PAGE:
Well... it happened again!
Another bankruptcy in the firearms industry, and this time it was Remington's turn!
As reported on Friday and confirmed yesterday, Remington Outdoor Company, the large privately held firearms group owned by Cerberus Group and previously known as Freedom Group has filed for bankruptcy protection and will be going through restructuring.
Source: Seeking Alpha
Having had some time to go through Remington's documents and upon reader request, let's take a deeper look into what lead Remington into restructuring and what impact this may have on the 3 publicly traded competitors.
Remington Outdoor Company
While many gun owners will know the story, the majority will likely not.
As investors know, both Vista Outdoor (VSTO) and American Outdoor Brands Company (AOBC) have over the past few years gone on an acquisitions spree in order to form diversified outdoor and shooting sports companies. As novel as the concept is, this was done more than 10 years ago by Stephen Feinberg, the owner and founder of Cerberus Capital.
In 2007, Cerberus started acquiring companies in the highly fragmented firearms industry in order to create "Big Gun," the first $1 billion in sales firearms company. By acquiring many companies and putting them under one umbrella, the idea was that you can unlock value in a combined sale.
Called "Freedom Group," Cerberus acquired the iconic brands such as Bushmaster, Marlin, DPMS, Remington, H&R, Parker, Dakota Arms and Nesika, and also picked up a number of firearms accessories manufacturers such as Advanced Armament Corp. ("AAC"), Stormlake, TimberSmith, and Barnes Bullets.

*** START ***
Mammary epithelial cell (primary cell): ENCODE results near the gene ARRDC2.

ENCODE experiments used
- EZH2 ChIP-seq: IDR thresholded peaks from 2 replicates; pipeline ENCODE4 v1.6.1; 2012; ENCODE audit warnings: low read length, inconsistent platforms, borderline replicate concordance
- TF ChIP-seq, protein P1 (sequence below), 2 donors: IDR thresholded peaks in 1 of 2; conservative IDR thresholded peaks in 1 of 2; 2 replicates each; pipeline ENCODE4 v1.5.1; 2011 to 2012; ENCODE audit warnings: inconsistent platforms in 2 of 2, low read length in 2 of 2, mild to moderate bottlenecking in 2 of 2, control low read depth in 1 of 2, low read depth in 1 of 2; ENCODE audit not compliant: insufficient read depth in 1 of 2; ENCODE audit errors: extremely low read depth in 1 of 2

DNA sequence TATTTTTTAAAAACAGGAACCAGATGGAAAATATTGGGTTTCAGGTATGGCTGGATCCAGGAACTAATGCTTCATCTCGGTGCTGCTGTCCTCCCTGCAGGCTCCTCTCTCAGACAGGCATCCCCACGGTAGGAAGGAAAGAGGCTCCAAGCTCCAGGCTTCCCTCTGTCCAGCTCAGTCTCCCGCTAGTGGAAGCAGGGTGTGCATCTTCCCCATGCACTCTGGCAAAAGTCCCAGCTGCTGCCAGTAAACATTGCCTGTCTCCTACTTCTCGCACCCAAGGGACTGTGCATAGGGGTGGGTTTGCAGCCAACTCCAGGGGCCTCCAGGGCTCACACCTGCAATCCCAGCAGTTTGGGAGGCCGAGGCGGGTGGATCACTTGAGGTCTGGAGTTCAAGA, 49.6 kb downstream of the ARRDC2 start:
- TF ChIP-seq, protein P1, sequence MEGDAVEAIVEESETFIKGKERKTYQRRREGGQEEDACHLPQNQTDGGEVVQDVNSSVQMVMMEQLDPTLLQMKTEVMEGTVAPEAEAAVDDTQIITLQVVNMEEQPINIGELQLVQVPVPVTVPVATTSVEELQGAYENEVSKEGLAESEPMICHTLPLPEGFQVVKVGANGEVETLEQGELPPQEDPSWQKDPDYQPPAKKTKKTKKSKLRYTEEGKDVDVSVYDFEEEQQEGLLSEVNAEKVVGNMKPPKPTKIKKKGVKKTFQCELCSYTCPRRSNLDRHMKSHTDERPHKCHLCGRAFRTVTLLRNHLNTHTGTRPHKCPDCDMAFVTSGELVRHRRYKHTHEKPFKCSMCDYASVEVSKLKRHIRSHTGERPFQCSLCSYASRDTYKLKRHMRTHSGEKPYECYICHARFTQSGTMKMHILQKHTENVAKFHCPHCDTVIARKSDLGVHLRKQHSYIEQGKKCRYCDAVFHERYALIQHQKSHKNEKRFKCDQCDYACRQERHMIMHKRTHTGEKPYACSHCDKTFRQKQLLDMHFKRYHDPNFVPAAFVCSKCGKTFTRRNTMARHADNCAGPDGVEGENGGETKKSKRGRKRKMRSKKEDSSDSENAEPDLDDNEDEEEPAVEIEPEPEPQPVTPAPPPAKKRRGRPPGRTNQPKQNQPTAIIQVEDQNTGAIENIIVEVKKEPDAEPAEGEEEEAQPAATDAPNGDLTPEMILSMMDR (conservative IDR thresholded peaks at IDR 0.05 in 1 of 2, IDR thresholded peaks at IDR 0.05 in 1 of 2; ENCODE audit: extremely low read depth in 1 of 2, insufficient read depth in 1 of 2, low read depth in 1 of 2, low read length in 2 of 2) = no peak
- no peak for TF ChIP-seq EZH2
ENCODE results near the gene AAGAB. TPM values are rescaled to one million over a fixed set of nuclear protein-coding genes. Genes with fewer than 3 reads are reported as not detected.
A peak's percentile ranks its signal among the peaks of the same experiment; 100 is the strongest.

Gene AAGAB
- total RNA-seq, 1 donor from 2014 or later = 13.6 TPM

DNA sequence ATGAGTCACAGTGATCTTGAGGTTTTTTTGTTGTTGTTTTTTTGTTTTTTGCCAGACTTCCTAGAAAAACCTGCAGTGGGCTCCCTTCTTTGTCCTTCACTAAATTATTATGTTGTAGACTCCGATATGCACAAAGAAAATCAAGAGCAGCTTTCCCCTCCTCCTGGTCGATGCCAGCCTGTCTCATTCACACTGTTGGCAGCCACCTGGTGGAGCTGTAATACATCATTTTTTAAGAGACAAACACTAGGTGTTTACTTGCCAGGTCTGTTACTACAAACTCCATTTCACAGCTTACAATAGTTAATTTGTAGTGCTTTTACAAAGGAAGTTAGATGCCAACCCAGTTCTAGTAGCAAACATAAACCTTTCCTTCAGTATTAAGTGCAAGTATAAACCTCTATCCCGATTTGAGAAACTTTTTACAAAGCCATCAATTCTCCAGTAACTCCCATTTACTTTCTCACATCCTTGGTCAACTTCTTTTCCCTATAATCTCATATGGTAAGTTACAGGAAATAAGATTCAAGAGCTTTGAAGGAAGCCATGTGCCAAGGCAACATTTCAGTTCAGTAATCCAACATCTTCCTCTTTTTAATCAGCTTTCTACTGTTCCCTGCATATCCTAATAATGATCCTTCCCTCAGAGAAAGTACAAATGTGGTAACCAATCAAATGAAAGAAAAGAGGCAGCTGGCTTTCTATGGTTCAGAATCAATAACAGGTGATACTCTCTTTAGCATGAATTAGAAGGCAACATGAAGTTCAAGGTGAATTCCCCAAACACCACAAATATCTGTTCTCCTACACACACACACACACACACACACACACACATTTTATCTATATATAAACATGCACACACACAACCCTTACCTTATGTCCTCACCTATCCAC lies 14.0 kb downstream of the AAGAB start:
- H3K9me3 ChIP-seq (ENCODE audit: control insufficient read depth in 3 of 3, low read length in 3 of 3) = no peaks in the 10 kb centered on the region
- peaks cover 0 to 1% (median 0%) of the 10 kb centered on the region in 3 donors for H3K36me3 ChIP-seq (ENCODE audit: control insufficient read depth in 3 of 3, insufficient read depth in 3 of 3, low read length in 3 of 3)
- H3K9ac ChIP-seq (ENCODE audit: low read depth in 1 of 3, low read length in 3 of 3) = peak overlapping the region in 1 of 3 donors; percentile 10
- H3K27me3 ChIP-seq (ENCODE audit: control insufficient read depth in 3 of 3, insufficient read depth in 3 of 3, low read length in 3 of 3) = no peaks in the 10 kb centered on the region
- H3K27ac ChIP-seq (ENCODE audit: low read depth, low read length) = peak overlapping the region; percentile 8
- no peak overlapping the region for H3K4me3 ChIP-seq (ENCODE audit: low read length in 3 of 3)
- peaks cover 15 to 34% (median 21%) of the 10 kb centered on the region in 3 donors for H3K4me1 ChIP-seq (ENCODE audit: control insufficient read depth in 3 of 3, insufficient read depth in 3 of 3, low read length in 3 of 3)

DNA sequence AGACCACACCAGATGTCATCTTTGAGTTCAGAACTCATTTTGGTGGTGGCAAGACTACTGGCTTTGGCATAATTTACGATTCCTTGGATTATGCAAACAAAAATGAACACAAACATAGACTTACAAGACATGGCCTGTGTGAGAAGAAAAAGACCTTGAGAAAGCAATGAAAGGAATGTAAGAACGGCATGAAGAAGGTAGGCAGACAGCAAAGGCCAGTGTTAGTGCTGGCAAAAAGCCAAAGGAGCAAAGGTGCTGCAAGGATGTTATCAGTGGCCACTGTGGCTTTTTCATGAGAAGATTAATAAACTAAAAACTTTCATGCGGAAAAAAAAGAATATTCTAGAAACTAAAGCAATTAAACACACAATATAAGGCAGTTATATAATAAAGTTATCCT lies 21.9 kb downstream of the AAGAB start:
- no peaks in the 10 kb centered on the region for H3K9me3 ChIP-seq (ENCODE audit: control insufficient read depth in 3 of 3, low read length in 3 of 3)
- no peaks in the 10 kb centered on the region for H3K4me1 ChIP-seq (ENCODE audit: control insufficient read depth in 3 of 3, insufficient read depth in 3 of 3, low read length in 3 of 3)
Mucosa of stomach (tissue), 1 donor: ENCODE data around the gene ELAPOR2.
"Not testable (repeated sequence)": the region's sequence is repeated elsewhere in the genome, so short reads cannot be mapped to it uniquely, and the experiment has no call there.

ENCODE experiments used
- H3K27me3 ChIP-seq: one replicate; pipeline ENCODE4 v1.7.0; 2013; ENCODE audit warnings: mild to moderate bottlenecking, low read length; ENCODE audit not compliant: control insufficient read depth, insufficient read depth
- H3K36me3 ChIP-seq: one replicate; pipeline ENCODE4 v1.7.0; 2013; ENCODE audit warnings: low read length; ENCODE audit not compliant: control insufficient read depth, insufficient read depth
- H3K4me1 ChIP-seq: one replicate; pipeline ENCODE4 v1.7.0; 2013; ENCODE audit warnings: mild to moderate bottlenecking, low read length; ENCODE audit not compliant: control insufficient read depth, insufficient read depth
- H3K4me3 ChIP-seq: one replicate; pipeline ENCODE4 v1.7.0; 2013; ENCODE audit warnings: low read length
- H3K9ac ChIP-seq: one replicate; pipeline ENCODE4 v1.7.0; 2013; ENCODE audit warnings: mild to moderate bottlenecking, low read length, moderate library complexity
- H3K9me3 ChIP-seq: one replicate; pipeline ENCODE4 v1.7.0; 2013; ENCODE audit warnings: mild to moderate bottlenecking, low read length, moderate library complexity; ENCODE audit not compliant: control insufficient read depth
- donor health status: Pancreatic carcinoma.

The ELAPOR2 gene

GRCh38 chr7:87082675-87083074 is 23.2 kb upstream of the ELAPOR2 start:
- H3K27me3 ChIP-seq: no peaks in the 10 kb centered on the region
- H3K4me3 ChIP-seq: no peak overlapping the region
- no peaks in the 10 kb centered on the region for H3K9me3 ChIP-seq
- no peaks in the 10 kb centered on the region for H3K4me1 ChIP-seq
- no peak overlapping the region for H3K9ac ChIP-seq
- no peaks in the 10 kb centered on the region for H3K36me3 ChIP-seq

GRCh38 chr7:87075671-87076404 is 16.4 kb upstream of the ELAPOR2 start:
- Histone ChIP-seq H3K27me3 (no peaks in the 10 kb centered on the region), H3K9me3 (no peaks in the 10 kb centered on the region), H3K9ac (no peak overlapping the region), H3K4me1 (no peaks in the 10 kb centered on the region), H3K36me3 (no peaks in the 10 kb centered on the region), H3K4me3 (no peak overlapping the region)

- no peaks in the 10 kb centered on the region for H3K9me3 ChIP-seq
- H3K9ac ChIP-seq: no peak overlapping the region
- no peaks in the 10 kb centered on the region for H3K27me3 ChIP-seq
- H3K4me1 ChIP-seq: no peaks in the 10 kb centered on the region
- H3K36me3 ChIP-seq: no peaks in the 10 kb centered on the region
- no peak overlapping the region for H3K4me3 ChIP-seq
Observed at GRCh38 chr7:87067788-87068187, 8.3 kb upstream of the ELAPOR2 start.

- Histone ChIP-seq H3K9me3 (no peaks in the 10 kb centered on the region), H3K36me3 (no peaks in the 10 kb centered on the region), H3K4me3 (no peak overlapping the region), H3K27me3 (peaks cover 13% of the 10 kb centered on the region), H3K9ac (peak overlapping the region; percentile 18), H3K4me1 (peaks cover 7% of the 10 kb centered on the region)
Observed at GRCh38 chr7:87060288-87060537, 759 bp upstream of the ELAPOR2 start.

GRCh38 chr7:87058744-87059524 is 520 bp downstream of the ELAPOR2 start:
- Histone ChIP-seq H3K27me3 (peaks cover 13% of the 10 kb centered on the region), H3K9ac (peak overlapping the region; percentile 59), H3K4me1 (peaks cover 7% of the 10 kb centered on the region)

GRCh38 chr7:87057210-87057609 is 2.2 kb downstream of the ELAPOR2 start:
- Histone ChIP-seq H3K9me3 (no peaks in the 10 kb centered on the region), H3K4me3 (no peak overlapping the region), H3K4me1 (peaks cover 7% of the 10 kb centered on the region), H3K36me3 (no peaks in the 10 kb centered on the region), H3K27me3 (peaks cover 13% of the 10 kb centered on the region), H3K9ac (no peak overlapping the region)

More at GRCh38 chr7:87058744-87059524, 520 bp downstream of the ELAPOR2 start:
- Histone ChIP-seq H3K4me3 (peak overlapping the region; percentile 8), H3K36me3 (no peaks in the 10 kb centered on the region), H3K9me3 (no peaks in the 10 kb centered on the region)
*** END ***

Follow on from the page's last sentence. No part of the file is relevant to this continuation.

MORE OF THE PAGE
The company had also acquired terrific firearms manufacturers like Para Ordinance USA in 2012 only to kill the brands a few short years later!
By all accounts, the company made acquisitions at fair to good prices at the time and was looking to sell itself for over $1 billion; however, it had no takers.
Things got bad for the company after the Sandy Hook shootings brought firearm ownership to the forefront and the numerous public pension funds such as CALPERS did not want to support gun ownership or want firearms in their investment portfolio.
While a mass shooting was great for "scary looking rifles" where Freedom Group was concentrated, this took the IPO largely off of the table.
Around this time, the company rebranded "Freedom Group" into "Remington Outdoor Company."
Leading Into Bankruptcy
As astute gun owners and my readers know, there is nothing that sells more scary guns than a mass shooting or the fear of firearms being taken away. Such a gun ban was most likely in the immediate aftermath of Sandy Hook shootings under President Obama.
Looking at the adjusted NICS data shows us long gun background checks which nearly doubled from around 400,000 to just under 800,000 in the aftermath of Sandy Hook.
Since then, however, the numbers have not only returned to normal but have been in a multi-year decline.
Source: FBI Data, Compiled by Author